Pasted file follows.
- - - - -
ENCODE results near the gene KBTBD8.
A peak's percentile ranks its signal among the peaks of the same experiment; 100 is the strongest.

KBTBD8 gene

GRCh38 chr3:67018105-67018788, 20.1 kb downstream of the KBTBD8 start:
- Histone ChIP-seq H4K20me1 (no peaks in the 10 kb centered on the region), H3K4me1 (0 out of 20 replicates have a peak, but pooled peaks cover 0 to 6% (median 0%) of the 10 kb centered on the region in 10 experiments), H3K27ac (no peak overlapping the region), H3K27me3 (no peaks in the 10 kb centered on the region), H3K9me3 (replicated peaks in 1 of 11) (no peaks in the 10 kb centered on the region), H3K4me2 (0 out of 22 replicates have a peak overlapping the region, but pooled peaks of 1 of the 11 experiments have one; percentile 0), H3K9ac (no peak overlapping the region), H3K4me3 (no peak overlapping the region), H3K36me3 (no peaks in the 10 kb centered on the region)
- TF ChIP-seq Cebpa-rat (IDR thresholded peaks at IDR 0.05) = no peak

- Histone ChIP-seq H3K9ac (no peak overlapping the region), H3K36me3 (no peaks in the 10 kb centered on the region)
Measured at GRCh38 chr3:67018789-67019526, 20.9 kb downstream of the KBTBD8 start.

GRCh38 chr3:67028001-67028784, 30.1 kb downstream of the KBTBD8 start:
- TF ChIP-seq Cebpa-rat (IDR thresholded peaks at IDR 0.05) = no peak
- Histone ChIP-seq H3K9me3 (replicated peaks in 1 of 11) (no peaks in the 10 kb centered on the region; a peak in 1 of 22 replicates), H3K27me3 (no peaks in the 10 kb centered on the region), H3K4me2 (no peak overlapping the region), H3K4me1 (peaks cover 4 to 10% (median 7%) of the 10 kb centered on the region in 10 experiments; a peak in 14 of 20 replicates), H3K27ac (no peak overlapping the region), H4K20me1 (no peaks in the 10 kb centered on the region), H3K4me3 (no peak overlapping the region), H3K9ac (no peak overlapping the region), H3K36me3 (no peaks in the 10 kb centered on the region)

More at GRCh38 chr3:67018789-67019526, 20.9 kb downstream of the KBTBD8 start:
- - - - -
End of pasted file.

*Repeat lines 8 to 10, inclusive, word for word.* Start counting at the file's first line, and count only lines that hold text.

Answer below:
Measured at GRCh38 chr3:67018789-67019526, 20.9 kb downstream of the KBTBD8 start.

GRCh38 chr3:67028001-67028784, 30.1 kb downstream of the KBTBD8 start:
- TF ChIP-seq Cebpa-rat (IDR thresholded peaks at IDR 0.05) = no peak